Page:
Australia's mission critical

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Robert, you have written a number of articles on Asia-Pacific defence issues over the last couple of years, including today's where you say, amongst other things, " 2015, the US will not have air superiority in the Pacific". (See Australia's mission critical, October 4).
The gist of these articles seems to be - Australia is facing a far greater military risk now because of the relative decline of US as a military power, particularly in our region where China is increasingly flexing its political and military muscle. If this is true - and I think it is - then surely this ever- increasing military risk must soon be reflected in pricing of Australian assets.
When will Australian shares, bonds, property, currency and house prices start pricing in this ever increasing political and military risk? At the moment, it seems that the markets are assuming no change in the political and military balance that prevailed in the Pacific during the late 1990s and early 2000s.
The Americans are going to do with the F-22 what they want for their own domestic political purposes (see Australia's mission critical, October 4). Australia has no real influence here. F-22 production is planned to end, and re-starting will involve large costs. The USA never had any intention of letting anyone else buy the F-22 and even if they did it most likely would not be a fully capable US version. It never was an option.
Robert: A very good synopsis. (See Australia's mission critical, October 4).
Also thought your readers might appreciate seeing the video from the presentation by Lt Gen David Deptula at the recent Air Force Association Conference in Maryland, USA, so here is a link.
That America will, under current plans, lose air superiority by 2015, if not before, is almost certain and poses extreme levels of risks for the USA and its close allies, like Australia.
The opportunity costs, like those of the global financial crisis, are almost immeasurable.
However, unlike the GFC which has brought into stark relief the challenges, pains and sufferings associated with sovereign financial risk and has affected pretty much every nation in the world, the JSF Ponzi scheme which is at the root of this loss of air superiority will put at risk the very sovereignty of those western nations that are part of the JSF coalition of the willing.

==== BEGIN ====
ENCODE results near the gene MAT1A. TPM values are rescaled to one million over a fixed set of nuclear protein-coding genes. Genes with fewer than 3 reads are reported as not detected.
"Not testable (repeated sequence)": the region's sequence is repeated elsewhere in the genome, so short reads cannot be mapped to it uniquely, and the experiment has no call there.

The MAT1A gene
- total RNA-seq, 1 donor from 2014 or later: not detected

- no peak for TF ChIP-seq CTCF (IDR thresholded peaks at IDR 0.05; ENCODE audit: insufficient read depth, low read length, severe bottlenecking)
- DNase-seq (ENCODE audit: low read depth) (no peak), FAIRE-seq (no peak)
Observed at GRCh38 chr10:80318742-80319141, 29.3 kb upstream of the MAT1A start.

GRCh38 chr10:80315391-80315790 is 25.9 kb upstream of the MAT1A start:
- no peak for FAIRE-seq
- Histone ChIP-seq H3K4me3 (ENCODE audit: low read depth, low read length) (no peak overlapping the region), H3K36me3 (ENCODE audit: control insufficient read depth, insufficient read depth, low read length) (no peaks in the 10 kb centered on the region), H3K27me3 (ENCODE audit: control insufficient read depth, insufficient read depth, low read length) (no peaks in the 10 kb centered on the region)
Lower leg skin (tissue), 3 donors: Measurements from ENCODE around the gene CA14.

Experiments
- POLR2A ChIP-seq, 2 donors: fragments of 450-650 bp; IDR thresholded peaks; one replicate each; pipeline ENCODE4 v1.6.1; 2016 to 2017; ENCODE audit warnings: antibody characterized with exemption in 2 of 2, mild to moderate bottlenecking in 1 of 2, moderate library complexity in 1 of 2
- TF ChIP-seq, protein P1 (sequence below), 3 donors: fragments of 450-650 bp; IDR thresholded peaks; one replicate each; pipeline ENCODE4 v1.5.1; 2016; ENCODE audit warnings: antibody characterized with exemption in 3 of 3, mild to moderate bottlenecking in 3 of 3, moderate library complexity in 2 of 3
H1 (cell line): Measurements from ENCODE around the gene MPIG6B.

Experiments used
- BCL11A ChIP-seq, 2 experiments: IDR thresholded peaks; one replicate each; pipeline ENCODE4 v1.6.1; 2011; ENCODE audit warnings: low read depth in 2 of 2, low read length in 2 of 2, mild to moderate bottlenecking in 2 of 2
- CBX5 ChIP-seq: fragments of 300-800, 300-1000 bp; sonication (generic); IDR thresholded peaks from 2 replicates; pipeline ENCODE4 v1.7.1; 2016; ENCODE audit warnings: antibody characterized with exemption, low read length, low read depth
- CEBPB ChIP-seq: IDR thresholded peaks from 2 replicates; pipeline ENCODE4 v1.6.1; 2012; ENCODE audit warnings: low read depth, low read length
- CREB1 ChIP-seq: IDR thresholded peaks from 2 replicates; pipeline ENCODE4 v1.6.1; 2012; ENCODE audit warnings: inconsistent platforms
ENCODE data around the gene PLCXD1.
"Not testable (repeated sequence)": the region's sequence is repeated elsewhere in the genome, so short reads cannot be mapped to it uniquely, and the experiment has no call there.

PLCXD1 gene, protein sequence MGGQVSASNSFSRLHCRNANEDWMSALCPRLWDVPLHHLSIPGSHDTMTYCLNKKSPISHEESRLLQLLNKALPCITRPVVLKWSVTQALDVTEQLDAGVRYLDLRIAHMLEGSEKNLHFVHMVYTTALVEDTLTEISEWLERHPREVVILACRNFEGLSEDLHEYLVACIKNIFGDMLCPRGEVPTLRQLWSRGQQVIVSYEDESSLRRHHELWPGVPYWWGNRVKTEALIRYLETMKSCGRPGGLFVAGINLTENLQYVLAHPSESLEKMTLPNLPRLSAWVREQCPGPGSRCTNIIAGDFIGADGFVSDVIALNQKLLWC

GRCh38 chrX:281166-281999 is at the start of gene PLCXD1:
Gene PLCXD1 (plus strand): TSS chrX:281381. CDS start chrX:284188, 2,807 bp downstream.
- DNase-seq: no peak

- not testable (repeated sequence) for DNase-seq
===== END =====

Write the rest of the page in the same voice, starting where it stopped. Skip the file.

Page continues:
Perhaps the time is ripe to lease some land to the US up north. And possibly the Brits as well. A 99 year lease for a naval base or two would probably do wonders for our security concerns, and throw a kind of spanner in the works (see Australia's mission critical, October 4).
I have now read a number of Robert's articles about the shortcomings of our selected aircraft, the F35 (see Australia's mission critical, October 4). I am wondering what the alternative is? The F22 is unavailable -- is he suggesting we buy a Russian or Chinese aircraft?
If Robert Gottliebsen (or anyone else) thinks that they actually know what the very latest fighter aircraft are - rather than the ones the military sees fit to let us know about - then they need to take a reality check (see Australia's mission critical, October 4). Remember the 'invisible bat wing' F117 stealth fighter and B2 stealth bomber? They were things that belonged in the realm of science fiction - before they were used in Iraq. What have the Yanks actually got available right now and in development? You can be sure they're not about to tell you, me, Bob, or anyone else for that matter.
Good point Bob Gottliebsen (See Australia's mission critical, October 4).
Considering the Americans have nano-bots that can fly up to an enemy aircraft and disassemble it at the molecular level in a few minutes they already know air superiority is a thing of the past.
Don't waste your (taxpayer) money.